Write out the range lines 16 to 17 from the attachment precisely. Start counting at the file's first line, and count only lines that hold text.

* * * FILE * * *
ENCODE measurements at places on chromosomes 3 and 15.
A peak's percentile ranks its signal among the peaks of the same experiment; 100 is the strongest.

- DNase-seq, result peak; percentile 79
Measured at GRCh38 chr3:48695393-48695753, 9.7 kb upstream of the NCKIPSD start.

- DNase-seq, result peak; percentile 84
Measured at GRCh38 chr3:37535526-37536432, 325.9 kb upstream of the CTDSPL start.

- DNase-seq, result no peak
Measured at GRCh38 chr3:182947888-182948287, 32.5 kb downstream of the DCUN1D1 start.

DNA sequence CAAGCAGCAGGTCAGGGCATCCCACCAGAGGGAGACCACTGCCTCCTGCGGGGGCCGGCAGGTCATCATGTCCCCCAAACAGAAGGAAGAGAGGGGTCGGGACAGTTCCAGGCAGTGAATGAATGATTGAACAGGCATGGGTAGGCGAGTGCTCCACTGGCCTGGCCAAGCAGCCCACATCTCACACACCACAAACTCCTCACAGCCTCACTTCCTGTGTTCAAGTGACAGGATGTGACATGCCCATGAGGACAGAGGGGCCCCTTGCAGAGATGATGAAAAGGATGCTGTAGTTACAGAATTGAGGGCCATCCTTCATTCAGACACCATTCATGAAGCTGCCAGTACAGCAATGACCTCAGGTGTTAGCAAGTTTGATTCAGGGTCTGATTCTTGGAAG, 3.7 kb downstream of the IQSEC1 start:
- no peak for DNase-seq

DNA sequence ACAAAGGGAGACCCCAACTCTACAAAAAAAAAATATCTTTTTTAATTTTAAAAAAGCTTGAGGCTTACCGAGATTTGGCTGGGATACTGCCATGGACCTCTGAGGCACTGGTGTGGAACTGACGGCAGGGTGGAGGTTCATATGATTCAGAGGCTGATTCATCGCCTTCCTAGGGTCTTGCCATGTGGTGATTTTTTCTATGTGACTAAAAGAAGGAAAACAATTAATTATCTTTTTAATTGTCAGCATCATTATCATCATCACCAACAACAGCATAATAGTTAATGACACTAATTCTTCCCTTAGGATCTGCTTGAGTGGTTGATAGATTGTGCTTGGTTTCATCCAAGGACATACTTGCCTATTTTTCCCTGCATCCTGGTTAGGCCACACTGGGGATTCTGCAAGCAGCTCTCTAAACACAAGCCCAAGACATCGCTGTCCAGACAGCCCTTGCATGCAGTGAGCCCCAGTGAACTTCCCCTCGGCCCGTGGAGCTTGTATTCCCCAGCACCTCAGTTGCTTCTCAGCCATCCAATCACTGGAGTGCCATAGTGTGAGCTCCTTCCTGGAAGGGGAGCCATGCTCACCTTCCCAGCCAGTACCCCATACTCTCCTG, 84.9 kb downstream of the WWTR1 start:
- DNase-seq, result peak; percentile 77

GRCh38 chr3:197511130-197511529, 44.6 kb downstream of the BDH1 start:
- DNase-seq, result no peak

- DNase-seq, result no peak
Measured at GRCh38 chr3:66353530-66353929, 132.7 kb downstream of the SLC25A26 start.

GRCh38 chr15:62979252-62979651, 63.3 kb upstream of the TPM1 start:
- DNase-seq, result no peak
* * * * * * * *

Measured at GRCh38 chr3:66353530-66353929, 132.7 kb downstream of the SLC25A26 start.

GRCh38 chr15:62979252-62979651, 63.3 kb upstream of the TPM1 start: